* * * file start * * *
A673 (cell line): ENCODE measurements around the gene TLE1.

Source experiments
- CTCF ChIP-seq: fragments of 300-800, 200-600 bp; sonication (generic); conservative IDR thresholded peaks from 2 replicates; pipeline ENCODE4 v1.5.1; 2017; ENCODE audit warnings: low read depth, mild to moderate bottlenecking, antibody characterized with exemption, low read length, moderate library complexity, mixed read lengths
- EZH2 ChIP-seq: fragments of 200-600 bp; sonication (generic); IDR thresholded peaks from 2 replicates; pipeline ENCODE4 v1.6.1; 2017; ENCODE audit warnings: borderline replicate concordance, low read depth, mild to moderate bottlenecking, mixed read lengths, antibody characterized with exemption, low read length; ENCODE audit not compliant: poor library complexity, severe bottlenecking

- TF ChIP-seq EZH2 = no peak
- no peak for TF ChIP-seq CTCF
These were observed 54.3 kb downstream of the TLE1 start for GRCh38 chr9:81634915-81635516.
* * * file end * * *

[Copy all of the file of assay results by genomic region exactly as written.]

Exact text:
A673 (cell line): ENCODE measurements around the gene TLE1.

Source experiments
- CTCF ChIP-seq: fragments of 300-800, 200-600 bp; sonication (generic); conservative IDR thresholded peaks from 2 replicates; pipeline ENCODE4 v1.5.1; 2017; ENCODE audit warnings: low read depth, mild to moderate bottlenecking, antibody characterized with exemption, low read length, moderate library complexity, mixed read lengths
- EZH2 ChIP-seq: fragments of 200-600 bp; sonication (generic); IDR thresholded peaks from 2 replicates; pipeline ENCODE4 v1.6.1; 2017; ENCODE audit warnings: borderline replicate concordance, low read depth, mild to moderate bottlenecking, mixed read lengths, antibody characterized with exemption, low read length; ENCODE audit not compliant: poor library complexity, severe bottlenecking

- TF ChIP-seq EZH2 = no peak
- no peak for TF ChIP-seq CTCF
These were observed 54.3 kb downstream of the TLE1 start for GRCh38 chr9:81634915-81635516.